Essays and Criticism
William Blake's Influence on Milosz
In his book The Land of Ulro (1984), Milosz reveals his high regard for the English romantic poet William Blake (1757–1827). Milosz first discovered Blake’s poetry in Warsaw during World War II. Working as a janitor at the university library, which was closed to the public, he taught himself English and read a few of Blake’s poems that he found in an anthology. Milosz writes, “In those times and in that landscape so inhospitable to a child’s awe before the miraculous, Blake restored to me my earlier raptures, perhaps to my true vocation, that of lover.”
Later in his life, Milosz would study Blake’s work, including his complex mythology, more deeply. Although he comments that he borrowed little from Blake in terms of literary technique, the influence Blake had on him is clear from the poems he wrote in wartime Warsaw, including “Song of a Citizen.” Although Milosz does not say which of Blake’s poems he read, it is likely that they were some of the Songs of Innocence and of Experience (1794), which were the best known of Blake’s poems at the time and were frequently anthologized.
Blake’s Songs of Innocence are short lyric poems written from the point of view of a child’s innocent perceptions. The world is illumined by the light of God, and everything is under the divine protection. The flavor of Blake’s Songs is echoed by Milosz in his cycle of twenty poems entitled “The World,” which he wrote in 1943—the time he was also reading Blake. These are deliberately simple poems that express a serene faith in the order and beauty of the world. Like Blake’s Songs, their simplicity of tone and diction make some of them resemble nursery rhymes. Milosz subtitled the cycle “A Naïve Poem.”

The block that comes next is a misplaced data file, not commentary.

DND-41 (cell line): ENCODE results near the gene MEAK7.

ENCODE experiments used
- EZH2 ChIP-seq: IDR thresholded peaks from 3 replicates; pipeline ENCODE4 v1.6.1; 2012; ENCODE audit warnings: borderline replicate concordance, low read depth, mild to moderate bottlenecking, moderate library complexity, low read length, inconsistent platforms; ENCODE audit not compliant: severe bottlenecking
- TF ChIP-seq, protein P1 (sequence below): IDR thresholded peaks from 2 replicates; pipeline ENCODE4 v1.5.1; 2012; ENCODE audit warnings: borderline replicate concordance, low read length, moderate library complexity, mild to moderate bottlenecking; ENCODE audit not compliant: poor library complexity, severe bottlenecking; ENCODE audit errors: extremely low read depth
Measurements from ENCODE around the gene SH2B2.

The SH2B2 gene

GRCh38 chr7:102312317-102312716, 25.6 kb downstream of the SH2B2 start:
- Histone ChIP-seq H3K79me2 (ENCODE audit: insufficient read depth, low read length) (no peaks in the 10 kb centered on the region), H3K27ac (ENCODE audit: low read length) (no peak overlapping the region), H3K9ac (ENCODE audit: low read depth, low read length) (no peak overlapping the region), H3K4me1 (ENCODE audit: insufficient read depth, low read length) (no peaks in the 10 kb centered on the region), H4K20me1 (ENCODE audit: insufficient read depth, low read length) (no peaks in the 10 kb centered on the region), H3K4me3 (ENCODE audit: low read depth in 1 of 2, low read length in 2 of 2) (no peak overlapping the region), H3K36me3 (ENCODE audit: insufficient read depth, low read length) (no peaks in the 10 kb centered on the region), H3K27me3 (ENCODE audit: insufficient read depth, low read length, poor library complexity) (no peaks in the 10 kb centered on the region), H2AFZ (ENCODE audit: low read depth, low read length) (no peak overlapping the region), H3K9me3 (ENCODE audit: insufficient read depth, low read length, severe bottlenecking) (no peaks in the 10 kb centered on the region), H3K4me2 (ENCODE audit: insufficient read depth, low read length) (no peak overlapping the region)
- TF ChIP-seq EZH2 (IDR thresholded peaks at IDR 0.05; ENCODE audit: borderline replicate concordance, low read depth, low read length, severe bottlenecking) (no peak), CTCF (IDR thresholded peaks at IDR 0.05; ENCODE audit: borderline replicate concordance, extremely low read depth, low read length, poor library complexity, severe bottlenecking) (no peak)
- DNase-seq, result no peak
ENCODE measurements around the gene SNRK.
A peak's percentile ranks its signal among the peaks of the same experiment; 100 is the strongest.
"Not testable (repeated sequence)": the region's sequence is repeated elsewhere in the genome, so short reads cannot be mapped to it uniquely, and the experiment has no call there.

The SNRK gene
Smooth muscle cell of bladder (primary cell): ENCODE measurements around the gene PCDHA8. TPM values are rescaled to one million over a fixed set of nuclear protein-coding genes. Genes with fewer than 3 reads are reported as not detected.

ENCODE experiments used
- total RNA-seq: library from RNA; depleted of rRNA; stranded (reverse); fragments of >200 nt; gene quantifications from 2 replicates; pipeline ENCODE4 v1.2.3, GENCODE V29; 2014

Two of these poems, “Fear” and “Recovery,” are clearly modeled on Blake’s Songs, particularly “The Little Boy Lost” and “The Little Boy Found.” In “Fear,” a little boy is lost in a frightening dark forest at night. He calls out, “Where are you, Father? The night has no end. / From now on darkness will last for ever.” In the companion poem, “Recovery,” the father appears and comforts his son as the darkness and fog give way to dawn. Similarly, in Blake’s “The Little Boy Lost” a frightened boy loses his father in a dark fen at night; in “The Little Boy Found,” God appears like his father in white and rescues him.
If the poems in “The World” are Milosz’s “songs of innocence,” the cycle of six poems entitled “Voices of Poor People,” as well as several other poems Milosz wrote in Warsaw in 1943 and 1944, form his “songs of experience.” These are darker poems that face the reality of suffering and the terrible cruelties that exist in the world. Blake subtitled Songs of Innocence and of Experience, “Shewing the two contrary states of the human soul,” and the epigram is appropriate, too, for Milosz’s contrasting perspectives in “The World” and “Voices of Poor People.” The latter collection, which includes “Song of a Citizen” provides a series of snapshots of what one man saw, felt, and thought in that dark period of Polish, and European, history.
One such thought concerned the role of poetry and the poet. Some critics argue that in the last stanzas of “Song of a Citizen,” for example, the poet questions his vocation, as he realizes that he may never fulfill the poetic dreams and ambitions of his youth. This implicit questioning of what poetry can accomplish becomes the primary theme of “The Poor Poet,” one of the poems in “Voices of Poor People.” It is a dramatic monologue that traces the evolution of the poet’s career. His early poems were joyful, but since then he has seen too much of the world’s miseries and now openly states that poetry is unrelated to real life and, therefore, of no use to humanity:
I poise the pen and it puts forth twigs and leaves, it
is covered with blossoms
And the scent of that tree is impudent, for there, on
the real earth,
Such trees do not grow, and like an insult
To suffering humanity is the scent of that tree.
The same theme is stated more bluntly in the poem “Dedication,” which, although not part of the “Voices” cycle, was...
(The entire section is 1773 words.)